In 2020, literally everyone was affected in some way by crisis. In certain areas, communities endured other disasters in addition to the worldwide pandemic. Some people fared well, some are struggling, and some will not see 2021. However, amid the illnesses, economic uncertainties, and social and political unrest, there are signs of progress. For more than two decades, DomPrep has published many articles written by practitioners on the preparedness gaps that exist in leadership, supply chains, interoperability, incident management, and so on. For more than two decades, those same practitioners have provided possible solutions and roadmaps for closing those gaps. However, sometimes it takes experiencing the disaster in order to invest the time and resources necessary to actually close the gaps.
Yes, many communities did not heed the numerous worst-case warnings, did not adequately prepare for the possibility of a worldwide pandemic, and were slow in responding to a threat that they thought would end with little intervention. As the case numbers continue to grow, preparedness professionals have been offered an opportunity to see their efforts come to fruition and help close critical gaps. The need for high-performing leaders who can make quick decisions and take decisive action is not a confrontational idea, yet high-performing leaders are not always the ones in charge when disaster strikes. The crises in 2020 have spotlighted the leaders who were able to meet the numerous new challenges they faced and provide a vision for recovery beyond the crisis.
Even once communities enter the recovery phase, though, there is still much work to do beyond the current crisis – for example, planning and preparing for the next black swan event. One simple yet poignant takeaway from 2020 is that pandemics can happen. The realization that a worst-case scenario from that interagency exercise practiced last year could emerge at any time is crucial for building community resilience.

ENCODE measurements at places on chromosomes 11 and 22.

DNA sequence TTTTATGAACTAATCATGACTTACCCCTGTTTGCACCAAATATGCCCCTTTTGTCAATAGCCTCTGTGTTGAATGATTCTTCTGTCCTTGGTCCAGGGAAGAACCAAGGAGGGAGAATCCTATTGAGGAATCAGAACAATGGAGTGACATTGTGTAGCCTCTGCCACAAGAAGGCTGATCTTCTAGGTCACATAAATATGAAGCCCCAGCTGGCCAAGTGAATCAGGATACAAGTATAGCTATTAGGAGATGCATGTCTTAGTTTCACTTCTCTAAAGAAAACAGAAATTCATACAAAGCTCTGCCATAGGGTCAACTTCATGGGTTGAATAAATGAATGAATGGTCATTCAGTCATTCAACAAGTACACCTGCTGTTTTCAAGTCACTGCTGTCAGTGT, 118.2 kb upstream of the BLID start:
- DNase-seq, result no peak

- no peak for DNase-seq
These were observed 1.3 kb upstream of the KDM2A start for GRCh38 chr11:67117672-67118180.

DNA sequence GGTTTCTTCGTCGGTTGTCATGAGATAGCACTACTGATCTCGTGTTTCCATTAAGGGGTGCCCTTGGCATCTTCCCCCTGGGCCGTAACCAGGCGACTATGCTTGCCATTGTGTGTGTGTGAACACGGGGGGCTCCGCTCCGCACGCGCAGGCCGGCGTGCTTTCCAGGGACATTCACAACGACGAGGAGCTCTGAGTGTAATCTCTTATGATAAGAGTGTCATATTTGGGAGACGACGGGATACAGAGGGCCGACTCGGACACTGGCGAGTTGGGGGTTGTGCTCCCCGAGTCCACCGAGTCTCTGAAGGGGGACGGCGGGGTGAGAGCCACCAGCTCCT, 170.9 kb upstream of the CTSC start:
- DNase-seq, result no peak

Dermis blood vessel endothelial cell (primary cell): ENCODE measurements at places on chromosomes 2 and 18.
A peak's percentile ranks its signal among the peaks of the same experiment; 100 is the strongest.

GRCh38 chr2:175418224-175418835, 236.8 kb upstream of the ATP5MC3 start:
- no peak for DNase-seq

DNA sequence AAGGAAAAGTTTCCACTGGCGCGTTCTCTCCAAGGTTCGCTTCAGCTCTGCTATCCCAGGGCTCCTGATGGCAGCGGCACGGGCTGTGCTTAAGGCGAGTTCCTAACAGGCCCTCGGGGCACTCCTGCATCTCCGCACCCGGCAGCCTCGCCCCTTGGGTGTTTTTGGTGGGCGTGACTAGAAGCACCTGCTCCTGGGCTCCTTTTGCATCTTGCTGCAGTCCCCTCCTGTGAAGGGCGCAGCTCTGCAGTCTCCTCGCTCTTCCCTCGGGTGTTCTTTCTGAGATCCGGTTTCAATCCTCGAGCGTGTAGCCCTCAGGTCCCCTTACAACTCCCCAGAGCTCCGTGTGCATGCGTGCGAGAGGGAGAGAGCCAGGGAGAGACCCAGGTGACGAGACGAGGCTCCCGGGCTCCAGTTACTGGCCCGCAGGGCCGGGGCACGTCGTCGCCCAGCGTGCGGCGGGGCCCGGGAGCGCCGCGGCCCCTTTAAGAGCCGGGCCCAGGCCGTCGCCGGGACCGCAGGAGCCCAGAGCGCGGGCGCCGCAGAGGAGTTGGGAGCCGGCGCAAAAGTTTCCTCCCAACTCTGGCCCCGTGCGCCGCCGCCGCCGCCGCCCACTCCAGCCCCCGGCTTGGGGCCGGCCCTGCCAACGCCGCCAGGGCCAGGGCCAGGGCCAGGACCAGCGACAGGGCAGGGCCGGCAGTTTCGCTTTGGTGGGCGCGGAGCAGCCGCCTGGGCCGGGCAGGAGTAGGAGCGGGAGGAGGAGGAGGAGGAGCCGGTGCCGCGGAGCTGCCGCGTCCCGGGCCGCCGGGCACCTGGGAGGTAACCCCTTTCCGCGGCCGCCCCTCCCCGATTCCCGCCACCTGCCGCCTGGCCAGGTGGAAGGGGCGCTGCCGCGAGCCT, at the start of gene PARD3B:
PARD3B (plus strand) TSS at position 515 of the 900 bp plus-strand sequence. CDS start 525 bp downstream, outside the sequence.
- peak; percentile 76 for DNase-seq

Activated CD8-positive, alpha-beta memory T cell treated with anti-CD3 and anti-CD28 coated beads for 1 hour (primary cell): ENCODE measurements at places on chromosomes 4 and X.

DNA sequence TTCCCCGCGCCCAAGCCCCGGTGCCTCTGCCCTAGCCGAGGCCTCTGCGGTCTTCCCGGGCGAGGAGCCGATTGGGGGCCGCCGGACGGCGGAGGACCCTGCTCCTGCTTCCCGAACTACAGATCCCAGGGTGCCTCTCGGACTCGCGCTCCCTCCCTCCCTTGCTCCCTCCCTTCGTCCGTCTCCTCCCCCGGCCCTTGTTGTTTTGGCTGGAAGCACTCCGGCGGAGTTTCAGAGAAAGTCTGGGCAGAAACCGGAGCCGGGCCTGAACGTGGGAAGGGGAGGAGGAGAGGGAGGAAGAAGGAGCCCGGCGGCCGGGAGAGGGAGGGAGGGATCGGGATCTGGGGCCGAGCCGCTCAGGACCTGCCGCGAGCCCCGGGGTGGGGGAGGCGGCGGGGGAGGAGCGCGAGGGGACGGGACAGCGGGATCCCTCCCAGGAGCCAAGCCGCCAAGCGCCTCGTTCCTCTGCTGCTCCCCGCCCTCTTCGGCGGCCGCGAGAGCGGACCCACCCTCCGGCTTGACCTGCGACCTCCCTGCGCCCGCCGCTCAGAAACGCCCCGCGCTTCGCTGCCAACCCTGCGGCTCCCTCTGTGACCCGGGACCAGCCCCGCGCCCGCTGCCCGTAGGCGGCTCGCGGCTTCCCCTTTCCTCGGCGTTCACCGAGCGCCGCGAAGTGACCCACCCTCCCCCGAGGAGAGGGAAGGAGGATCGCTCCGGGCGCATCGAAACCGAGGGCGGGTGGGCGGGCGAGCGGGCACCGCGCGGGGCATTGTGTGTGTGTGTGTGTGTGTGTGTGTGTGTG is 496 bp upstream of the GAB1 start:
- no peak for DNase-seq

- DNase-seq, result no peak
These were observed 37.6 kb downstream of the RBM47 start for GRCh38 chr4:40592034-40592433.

As 2021 rapidly approaches, there are signs of hope that some long-term preparedness gaps may be closing: rapid vaccine development, innovative police reform, and other community resilience efforts. What communities need is a cohesive approach to disaster preparedness. The interesting thing about a worldwide crisis is that everyone is in it together (whether they realize it or not). Now is the time to identify and leverage the preparedness opportunities that emerged in 2020 and build on them in 2021 to create more cohesive and more resilient communities.
Catherine L. Feinman
Catherine L. Feinman, M.A., joined Domestic Preparedness in January 2010. She has more than 30 years of publishing experience and currently serves as editor of the Domestic Preparedness Journal, DomesticPreparedness.com, and the DPJ Weekly Brief, and works with writers and other contributors to build and create new content that is relevant to the emergency preparedness, response, and recovery communities. She received a bachelor’s degree in international business from the University of Maryland, College Park, and a master’s degree in emergency and disaster management from American Military University.